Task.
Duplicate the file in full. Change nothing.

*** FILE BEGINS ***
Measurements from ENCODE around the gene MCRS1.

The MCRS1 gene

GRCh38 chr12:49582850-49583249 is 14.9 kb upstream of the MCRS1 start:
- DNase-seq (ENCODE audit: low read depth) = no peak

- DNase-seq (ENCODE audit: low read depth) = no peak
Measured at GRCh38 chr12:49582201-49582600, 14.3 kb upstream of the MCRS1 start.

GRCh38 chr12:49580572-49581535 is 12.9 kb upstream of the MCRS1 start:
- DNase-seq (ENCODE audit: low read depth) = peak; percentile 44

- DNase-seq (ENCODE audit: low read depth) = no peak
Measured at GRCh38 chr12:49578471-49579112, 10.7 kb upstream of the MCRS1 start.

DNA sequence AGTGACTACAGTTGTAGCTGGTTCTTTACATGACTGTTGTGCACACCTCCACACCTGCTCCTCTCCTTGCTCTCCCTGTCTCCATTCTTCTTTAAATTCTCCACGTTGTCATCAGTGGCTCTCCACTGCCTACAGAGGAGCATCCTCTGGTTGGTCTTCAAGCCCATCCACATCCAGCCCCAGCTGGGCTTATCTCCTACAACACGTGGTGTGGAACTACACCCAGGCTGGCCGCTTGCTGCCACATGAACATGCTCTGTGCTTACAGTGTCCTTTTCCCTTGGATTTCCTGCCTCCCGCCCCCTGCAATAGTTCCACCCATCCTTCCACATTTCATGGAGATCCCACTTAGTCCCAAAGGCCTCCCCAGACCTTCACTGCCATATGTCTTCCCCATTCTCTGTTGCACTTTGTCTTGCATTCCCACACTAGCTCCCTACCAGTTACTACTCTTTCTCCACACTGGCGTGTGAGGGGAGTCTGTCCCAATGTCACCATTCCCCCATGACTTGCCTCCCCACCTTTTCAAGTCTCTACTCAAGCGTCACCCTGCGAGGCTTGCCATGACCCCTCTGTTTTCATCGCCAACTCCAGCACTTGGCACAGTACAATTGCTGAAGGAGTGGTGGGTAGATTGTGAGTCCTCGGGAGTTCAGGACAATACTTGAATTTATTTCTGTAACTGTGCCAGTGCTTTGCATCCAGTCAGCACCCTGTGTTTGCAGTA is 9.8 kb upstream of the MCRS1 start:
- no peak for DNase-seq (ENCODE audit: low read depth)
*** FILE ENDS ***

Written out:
Measurements from ENCODE around the gene MCRS1.

The MCRS1 gene

GRCh38 chr12:49582850-49583249 is 14.9 kb upstream of the MCRS1 start:
- DNase-seq (ENCODE audit: low read depth) = no peak

- DNase-seq (ENCODE audit: low read depth) = no peak
Measured at GRCh38 chr12:49582201-49582600, 14.3 kb upstream of the MCRS1 start.

GRCh38 chr12:49580572-49581535 is 12.9 kb upstream of the MCRS1 start:
- DNase-seq (ENCODE audit: low read depth) = peak; percentile 44

- DNase-seq (ENCODE audit: low read depth) = no peak
Measured at GRCh38 chr12:49578471-49579112, 10.7 kb upstream of the MCRS1 start.

DNA sequence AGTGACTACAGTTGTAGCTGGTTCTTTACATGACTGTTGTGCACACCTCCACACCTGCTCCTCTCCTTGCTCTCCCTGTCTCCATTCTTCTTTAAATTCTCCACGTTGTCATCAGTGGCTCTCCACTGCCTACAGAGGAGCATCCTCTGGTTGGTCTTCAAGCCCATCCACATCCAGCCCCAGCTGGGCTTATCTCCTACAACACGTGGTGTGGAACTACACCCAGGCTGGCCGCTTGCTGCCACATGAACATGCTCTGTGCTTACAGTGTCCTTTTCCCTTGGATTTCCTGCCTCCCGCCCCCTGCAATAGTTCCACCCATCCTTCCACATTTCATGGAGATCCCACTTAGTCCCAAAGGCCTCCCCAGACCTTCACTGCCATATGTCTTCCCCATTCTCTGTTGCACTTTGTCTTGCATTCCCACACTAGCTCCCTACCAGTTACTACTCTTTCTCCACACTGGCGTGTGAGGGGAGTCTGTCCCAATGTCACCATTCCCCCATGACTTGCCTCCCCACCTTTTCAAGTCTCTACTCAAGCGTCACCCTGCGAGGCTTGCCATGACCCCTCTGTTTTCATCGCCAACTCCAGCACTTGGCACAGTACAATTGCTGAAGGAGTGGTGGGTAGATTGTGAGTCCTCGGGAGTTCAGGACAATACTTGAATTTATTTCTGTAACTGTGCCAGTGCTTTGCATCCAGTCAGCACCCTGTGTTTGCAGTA is 9.8 kb upstream of the MCRS1 start:
- no peak for DNase-seq (ENCODE audit: low read depth)